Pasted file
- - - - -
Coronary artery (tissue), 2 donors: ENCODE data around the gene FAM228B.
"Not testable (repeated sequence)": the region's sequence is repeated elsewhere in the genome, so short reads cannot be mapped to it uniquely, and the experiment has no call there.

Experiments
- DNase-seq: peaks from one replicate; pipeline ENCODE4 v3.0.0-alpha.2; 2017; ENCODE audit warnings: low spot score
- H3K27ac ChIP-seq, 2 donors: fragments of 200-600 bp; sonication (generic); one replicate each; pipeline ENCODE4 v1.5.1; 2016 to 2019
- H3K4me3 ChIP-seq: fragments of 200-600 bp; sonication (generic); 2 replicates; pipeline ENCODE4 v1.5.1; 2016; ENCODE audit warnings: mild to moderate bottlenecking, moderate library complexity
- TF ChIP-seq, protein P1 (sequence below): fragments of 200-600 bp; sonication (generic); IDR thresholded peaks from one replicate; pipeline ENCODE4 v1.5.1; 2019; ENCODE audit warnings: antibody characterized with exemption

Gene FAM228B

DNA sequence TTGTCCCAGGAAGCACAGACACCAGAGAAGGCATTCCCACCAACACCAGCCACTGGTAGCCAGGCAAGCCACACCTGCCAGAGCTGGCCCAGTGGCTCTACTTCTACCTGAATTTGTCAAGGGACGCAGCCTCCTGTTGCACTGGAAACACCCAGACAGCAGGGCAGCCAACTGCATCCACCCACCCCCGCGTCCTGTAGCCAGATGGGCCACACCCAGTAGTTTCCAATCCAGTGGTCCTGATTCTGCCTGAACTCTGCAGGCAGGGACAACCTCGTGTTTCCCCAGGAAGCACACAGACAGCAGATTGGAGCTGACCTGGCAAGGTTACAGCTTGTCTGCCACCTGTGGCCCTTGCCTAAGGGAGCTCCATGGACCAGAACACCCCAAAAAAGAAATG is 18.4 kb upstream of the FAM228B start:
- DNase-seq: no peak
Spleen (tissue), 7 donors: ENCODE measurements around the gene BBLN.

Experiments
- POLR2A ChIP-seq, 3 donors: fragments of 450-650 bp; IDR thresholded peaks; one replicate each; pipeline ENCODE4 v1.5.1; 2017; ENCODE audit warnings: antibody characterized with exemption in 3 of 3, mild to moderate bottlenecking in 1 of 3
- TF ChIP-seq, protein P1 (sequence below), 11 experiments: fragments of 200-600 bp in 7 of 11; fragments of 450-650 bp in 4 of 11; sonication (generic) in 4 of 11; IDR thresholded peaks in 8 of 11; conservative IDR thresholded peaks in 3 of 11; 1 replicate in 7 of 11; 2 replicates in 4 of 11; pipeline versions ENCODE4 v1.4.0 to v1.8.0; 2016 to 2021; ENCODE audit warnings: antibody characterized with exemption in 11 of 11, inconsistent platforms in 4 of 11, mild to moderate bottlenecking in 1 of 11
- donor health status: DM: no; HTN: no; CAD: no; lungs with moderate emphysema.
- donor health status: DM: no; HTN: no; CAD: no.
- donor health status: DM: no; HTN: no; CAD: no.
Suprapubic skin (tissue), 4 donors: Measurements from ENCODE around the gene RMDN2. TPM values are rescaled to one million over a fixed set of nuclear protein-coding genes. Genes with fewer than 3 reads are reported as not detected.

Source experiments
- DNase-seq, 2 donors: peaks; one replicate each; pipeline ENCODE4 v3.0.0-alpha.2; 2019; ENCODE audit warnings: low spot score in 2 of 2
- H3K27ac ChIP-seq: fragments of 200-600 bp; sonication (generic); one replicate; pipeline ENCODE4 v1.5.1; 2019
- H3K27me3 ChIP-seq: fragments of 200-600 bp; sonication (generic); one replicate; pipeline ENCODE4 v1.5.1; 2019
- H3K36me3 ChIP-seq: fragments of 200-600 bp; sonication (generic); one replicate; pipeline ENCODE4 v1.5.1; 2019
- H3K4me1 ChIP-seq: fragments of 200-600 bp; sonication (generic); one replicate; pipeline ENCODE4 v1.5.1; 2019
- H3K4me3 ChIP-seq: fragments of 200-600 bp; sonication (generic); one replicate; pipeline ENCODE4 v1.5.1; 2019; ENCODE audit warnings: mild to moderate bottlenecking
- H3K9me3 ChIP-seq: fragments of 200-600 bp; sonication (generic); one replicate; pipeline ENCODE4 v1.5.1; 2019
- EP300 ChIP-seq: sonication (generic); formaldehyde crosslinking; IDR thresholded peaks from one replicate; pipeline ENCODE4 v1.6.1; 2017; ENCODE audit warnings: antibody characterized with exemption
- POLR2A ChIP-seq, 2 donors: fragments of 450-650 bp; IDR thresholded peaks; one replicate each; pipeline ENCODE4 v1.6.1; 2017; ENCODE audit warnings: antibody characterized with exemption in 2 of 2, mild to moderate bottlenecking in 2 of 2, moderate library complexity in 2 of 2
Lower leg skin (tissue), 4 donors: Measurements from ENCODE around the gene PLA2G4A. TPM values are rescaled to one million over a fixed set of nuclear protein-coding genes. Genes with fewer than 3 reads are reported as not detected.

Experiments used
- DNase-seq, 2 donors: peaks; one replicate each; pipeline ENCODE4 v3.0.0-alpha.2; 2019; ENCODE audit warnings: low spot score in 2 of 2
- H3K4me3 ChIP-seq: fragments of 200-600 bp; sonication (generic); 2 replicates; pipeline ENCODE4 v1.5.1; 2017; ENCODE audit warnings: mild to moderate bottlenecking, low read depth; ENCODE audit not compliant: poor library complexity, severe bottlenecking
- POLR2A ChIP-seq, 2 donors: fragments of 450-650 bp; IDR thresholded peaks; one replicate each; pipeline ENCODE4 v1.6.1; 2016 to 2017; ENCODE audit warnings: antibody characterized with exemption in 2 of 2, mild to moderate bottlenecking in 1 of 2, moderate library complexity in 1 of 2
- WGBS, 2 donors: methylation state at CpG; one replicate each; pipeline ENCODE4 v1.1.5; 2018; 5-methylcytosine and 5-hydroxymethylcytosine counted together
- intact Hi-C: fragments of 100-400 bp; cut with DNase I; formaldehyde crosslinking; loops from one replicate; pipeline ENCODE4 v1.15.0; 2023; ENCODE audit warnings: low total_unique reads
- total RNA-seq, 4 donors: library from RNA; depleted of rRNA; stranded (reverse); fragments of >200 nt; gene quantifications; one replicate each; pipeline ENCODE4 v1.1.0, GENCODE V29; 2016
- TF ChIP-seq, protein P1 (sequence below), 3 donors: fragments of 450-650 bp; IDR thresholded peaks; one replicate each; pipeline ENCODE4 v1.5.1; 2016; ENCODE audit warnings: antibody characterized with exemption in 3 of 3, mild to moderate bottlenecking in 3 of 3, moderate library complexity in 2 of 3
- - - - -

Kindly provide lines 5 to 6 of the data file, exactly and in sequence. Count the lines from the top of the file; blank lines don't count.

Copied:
- H3K27ac ChIP-seq, 2 donors: fragments of 200-600 bp; sonication (generic); one replicate each; pipeline ENCODE4 v1.5.1; 2016 to 2019
- H3K4me3 ChIP-seq: fragments of 200-600 bp; sonication (generic); 2 replicates; pipeline ENCODE4 v1.5.1; 2016; ENCODE audit warnings: mild to moderate bottlenecking, moderate library complexity